I have read a number of different accounts of winter kills this year. Many of these accounts said the hives were pretty clean and free of bees / mites on the bottom boards.
The clusters were smaller then expected, since the fall checks showed good numbers. Bees were clustered, but pulled away from food.
My thoughts are that there maybe two factors at play here.
#1) This summer / early fall was very dry in many locations. The lack or reduction of nectar may have reduced the queens egg laying rate or stopped it all together for a time.
During the fall inspections there would have been a number of field workers toward the end of their life span and would have died later the fall. These bees would have been cleaned out when possible.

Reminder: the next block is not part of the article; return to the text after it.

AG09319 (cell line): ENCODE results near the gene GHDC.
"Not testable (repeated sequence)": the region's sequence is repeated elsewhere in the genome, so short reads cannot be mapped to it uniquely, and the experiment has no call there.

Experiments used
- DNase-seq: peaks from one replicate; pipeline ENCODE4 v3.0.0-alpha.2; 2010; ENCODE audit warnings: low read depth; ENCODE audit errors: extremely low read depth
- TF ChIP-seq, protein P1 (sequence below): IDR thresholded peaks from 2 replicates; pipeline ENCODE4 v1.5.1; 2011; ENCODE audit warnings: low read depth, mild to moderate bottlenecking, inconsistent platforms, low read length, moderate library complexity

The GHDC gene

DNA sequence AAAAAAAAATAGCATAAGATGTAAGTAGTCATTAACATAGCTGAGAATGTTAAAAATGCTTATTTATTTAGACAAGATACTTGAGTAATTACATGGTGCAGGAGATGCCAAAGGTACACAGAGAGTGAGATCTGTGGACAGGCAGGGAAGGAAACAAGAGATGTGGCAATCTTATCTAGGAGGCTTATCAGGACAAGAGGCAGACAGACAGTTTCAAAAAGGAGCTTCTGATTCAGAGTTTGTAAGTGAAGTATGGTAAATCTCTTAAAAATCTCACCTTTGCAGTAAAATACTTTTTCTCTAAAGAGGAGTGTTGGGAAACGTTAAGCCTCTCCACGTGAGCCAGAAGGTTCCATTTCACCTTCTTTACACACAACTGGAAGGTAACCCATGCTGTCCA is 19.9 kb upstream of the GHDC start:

So, the actual population of young bees for winter was smaller then desired.

#2) This winter came early and hard in most locations. With temperatures that have been consistantly cold.

The combination of lower population and colder weather has caused the cold starvation of many of these hives.

It's just a thought. Any ideas or comments?